"The other thing we learned along the way was that the instructor really needed a lab assistant on hand," Rocke says. "It's just too much for an instructor to teach the class and manage all of the technology."
Data from the fall 2013 Campus Computing Survey show that CIOs view support for faculty efforts to integrate instructional technology as a top institutional priority over the next two to three years, says Kenneth Green, founder of the Campus Computing Project, which performs the annual survey. CIOs also cite the leveraging of IT in support of student success and improved graduation rates as another top campus priority, Green says.
"Although CIOs can provide core infrastructure support, overall the instructional IT efforts are driven by faculty who want to use IT resources that will engage students and help make the course content and learning experience 'sticky,' " Green says.
This past year, SCU also updated its diagnostic imaging lab with the aid of 34 Wyse terminals and 35 24-inch HP monitors. Associate System Administrator Aric Huang had a big hand in modernizing the lab, using Linux-based software to broadcast the university's library of images to the Wyse terminals, Rocke says.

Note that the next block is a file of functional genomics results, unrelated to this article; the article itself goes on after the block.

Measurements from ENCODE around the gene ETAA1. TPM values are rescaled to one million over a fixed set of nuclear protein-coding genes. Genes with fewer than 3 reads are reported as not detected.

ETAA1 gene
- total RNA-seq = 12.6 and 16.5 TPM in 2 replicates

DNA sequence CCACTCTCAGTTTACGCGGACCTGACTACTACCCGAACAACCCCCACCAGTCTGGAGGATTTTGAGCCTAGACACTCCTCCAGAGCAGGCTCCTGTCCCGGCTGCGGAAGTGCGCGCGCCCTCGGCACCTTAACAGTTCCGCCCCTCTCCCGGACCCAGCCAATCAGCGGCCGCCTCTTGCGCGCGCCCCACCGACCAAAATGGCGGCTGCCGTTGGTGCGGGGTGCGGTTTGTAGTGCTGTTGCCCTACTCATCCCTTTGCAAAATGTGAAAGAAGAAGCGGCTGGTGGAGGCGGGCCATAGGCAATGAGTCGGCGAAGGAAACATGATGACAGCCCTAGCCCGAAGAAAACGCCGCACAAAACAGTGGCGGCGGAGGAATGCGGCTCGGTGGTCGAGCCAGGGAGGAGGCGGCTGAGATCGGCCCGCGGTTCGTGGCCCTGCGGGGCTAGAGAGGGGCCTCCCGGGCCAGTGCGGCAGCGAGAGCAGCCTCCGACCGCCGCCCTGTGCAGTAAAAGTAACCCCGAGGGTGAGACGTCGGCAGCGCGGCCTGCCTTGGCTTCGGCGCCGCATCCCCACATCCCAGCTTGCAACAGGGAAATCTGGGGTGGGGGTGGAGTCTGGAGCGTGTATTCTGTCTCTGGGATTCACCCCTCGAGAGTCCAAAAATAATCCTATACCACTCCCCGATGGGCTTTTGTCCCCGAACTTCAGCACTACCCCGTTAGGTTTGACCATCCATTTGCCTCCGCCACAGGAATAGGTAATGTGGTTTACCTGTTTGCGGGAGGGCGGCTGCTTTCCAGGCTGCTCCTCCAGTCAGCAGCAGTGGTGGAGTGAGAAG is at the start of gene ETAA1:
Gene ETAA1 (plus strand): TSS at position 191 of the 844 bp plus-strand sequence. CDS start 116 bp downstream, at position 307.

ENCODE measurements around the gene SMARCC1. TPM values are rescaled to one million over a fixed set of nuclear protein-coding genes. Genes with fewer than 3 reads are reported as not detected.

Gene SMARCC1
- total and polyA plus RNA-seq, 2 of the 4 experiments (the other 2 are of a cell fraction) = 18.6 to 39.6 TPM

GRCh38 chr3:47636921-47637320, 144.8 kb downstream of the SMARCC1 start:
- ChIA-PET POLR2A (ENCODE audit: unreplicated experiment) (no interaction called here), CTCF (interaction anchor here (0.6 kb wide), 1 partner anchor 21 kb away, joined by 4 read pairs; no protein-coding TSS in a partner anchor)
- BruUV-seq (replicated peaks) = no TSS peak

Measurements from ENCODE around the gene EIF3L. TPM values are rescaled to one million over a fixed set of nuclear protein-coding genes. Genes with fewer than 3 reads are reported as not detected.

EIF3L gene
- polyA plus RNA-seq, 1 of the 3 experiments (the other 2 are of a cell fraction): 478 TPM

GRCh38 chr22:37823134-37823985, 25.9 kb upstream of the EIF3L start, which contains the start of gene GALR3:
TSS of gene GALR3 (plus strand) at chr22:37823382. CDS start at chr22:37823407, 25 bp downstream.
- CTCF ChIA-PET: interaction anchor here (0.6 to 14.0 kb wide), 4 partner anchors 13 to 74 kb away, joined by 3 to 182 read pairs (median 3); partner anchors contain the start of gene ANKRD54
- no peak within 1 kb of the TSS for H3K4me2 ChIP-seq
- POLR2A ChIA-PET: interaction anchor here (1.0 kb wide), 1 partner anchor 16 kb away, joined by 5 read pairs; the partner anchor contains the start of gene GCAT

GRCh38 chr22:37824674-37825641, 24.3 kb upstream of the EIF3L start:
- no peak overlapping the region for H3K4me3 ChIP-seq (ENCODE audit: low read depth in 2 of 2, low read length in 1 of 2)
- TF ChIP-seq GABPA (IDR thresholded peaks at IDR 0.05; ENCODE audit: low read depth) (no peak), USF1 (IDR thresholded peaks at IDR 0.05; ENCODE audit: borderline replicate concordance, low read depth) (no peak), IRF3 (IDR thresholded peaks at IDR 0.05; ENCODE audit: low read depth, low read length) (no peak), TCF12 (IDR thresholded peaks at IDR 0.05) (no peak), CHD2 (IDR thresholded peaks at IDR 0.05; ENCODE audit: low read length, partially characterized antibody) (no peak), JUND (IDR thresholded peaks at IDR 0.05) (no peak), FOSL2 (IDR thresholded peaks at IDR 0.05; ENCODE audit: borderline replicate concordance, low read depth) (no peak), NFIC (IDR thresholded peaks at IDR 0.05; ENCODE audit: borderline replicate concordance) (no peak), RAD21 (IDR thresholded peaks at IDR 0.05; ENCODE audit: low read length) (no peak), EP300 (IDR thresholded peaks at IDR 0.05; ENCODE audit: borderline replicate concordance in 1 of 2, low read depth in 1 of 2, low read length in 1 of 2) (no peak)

"What we found was that the Microsoft MultiPoint server could support only 12 terminals per node, and we needed to support 34 Wyse terminals, plus a main controller," Huang says. "The Linux software was more robust and could do what we needed."
Rocke says SCU has plans for several more technology projects, including replacing 5-year-old servers with virtualized HP blades and an HP storage area network; adding Aruba wireless access points campuswide to bolster access; and deploying 72 Lenovo ThinkPad Tablet 2 units to the health center.
At Washington and Lee University in Lexington, Va., head of biology and Howard Hughes Medical Institute (HHMI) Program Director Helen I'Anson says those now working in the sciences "have to do a better job making the sciences accessible to nonmajors."